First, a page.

In our September “Dr. Mom Knows Best” feature, internist Katherine Chretien, M.D., offered smart advice on making a nutritious dinner in a pinch, the #1 thing you can do for your health and more. For this guest post, Dr. Chretien reveals what inspires her to exercise. And it’s probably not what you think.
I lost my regular exercise motivation for the same reason I lost the will to wash and blow-dry my hair every day: pregnancy. Was it the fatigue or the mobility of a beached whale? I’m not sure I’ll ever know. But I do know that my once-regular habit of exercising several times a week went missing and I didn’t go looking for it.
Meanwhile, my husband, also a doctor, is a bit of the overachiever when it comes to exercise. He’s run many marathons and even competed in a couple of IRONMAN triathlons (that’s code for races for the insane). He had been trying to get me back into some kind of regular exercise for years. Not because I let myself go—at least I hope not—but because he felt it was important for my health. After all, he would be the one pushing me around in a wheelchair someday. I agreed in theory, but when, pray tell, would I exercise in between caring for all these kids and working? The whole idea sounded unpleasant, if not impossible.
Then one day, I came across research that showed people who engaged in regular exercise were less likely to develop dementia. As an internist who takes care of hospitalized patients, many of whom are elderly, I am terrified of developing dementia and not knowing where I am, who I am or what decade I’m living in. Sure, there are sweet-as-pie patients with dementia, “pleasantly confused,” as they are often described. But there are also mean ones who try to take out the staff with cans of Ensure, as if they’re at a booth at a county fair. If exercise can stave off dementia, please pass my sneakers.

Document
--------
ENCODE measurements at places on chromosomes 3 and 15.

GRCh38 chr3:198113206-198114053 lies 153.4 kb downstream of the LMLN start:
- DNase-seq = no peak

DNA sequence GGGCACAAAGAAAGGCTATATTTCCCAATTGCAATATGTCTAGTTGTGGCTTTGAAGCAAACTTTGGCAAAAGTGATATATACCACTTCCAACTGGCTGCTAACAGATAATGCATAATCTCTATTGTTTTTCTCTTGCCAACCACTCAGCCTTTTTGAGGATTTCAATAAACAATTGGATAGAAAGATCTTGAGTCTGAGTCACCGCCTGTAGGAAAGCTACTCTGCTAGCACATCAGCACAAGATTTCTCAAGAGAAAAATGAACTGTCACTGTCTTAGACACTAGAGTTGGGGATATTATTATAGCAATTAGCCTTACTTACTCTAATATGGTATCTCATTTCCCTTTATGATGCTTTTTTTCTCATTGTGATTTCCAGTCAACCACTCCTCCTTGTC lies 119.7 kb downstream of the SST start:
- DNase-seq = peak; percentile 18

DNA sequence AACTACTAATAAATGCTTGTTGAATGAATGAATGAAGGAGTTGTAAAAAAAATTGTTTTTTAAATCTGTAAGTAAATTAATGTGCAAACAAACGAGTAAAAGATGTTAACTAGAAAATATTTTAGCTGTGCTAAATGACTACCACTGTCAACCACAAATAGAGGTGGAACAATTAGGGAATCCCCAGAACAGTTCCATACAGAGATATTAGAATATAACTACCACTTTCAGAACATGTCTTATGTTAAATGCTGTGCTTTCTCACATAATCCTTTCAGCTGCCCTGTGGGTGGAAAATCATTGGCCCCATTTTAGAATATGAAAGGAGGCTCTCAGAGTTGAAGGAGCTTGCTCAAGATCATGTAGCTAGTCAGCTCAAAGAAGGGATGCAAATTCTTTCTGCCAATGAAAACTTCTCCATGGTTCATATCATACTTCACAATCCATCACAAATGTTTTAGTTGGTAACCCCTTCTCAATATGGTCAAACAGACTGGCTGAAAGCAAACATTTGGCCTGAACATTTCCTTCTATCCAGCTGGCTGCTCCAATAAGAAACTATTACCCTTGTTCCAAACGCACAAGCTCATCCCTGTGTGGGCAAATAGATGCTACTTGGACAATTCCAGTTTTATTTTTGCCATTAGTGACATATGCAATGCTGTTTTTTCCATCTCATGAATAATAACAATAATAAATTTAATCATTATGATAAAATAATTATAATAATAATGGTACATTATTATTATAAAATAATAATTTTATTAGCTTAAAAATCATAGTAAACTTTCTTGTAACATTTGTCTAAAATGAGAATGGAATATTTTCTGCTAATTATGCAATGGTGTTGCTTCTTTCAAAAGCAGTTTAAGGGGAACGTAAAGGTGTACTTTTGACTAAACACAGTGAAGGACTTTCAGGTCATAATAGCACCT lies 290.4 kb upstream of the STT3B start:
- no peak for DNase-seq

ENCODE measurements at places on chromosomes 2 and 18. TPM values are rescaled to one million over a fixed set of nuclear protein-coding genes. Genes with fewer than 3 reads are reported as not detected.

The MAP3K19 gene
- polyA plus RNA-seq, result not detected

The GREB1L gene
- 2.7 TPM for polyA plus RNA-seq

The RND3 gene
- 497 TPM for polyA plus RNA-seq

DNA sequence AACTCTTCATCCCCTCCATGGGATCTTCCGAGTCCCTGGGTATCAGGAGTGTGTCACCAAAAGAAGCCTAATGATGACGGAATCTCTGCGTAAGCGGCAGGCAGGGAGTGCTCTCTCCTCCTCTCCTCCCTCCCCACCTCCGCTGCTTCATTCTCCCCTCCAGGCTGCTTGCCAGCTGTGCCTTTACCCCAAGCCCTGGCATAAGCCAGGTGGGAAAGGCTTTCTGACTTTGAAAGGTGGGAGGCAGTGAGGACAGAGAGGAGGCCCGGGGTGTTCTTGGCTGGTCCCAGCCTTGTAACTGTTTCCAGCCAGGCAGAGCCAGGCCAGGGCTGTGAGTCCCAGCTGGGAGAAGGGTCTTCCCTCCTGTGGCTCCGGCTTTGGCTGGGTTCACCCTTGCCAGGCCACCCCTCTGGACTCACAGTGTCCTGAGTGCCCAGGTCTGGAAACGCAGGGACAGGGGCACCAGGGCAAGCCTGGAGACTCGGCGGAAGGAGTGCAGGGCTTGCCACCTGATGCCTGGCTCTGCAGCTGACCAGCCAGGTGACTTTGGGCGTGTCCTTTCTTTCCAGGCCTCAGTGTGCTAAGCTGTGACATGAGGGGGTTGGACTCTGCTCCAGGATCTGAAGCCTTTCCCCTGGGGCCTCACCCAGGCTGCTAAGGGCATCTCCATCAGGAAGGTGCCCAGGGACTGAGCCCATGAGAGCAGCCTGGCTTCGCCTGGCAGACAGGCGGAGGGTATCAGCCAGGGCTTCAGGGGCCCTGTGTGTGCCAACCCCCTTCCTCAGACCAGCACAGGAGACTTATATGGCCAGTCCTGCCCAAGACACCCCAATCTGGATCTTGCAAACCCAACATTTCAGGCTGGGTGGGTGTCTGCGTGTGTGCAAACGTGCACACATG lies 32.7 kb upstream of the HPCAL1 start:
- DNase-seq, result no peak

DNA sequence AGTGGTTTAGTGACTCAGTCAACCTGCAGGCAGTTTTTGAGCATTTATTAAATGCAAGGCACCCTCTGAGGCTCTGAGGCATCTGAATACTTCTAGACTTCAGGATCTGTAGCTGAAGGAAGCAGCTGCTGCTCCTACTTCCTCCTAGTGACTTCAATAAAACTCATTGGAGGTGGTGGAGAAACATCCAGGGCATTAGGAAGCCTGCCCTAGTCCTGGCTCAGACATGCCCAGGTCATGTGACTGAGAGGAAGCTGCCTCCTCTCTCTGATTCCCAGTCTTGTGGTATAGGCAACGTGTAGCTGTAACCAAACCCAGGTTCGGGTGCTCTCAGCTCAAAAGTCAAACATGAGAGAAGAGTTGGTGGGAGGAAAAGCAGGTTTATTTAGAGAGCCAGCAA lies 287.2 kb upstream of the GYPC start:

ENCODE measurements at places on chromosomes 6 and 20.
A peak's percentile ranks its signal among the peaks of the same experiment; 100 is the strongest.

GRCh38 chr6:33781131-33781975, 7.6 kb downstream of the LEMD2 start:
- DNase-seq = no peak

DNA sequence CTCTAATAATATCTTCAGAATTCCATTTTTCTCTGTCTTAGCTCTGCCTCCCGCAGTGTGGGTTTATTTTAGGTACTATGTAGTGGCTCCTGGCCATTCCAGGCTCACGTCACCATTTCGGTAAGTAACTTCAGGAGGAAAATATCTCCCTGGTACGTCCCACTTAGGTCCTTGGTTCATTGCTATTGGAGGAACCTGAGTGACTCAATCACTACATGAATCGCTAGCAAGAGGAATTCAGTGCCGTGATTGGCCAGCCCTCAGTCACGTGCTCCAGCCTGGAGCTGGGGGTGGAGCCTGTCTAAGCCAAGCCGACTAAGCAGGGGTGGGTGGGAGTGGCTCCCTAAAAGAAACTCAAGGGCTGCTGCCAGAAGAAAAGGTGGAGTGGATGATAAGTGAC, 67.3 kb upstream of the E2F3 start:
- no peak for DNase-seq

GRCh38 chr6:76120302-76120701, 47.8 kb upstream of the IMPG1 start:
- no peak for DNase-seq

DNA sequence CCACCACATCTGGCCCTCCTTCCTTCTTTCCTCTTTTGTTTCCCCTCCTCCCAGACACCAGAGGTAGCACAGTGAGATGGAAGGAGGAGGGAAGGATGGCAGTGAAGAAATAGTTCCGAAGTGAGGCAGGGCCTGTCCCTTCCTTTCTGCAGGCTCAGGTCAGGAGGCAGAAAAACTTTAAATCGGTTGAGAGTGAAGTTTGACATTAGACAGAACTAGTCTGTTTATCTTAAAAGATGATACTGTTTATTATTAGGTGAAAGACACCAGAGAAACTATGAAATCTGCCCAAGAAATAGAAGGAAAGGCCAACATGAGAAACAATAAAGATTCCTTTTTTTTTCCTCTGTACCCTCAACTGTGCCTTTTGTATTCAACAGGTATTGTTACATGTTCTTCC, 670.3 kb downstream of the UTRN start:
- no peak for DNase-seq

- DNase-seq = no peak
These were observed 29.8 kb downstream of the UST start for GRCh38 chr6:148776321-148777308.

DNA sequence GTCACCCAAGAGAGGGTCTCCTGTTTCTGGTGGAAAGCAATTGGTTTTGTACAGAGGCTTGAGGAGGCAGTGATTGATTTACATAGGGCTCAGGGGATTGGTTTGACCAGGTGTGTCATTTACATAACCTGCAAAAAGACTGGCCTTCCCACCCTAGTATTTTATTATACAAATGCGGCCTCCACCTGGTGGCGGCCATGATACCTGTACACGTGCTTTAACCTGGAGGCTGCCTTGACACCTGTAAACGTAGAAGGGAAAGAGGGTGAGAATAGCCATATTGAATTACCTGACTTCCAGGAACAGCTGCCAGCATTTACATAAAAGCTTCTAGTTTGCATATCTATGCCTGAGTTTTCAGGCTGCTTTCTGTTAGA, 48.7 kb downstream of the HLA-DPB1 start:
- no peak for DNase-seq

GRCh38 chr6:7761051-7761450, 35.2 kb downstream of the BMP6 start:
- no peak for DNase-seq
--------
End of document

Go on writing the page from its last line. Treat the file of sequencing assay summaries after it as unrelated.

So, I decided it was time to get back into the exercise habit. I started S-L-O-W, riding the recumbent bike at the gym while reading guilty pleasure celebrity magazines a few times a week. I didn’t sweat a single drop, mind you, but it felt somewhat nice to be moving with purpose. I further motivated myself by purchasing a few cute new workout outfits to replace the tent-like leftover maternity yoga tops I had been wearing.
It’s been a couple of months now, and I’ve progressed to running a few miles a few times a week. Don’t get me wrong: an elderly person using a walker might lap me, but I’m sweating now and getting a serious workout. It feels GREAT. I’m making time for it and hoping this habit sticks (and dementia doesn’t). The added benefits of a healthy heart and stress reduction are nice bonuses. More importantly, I feel like I’m making regular deposits in the long-term investment that is me. Body and mind.
Need motivation to get exercising again? Visit a local nursing home. It worked for me.
How do you keep yourself motivated to work out? Post a comment and let me know!
Katherine Chretien, M.D., is an internist, mother of three and associate professor of medicine at George Washington University. She is editor/founder of the group blog, Mothers in Medicine (www.mothersinmedicine.com) and runs very slowly.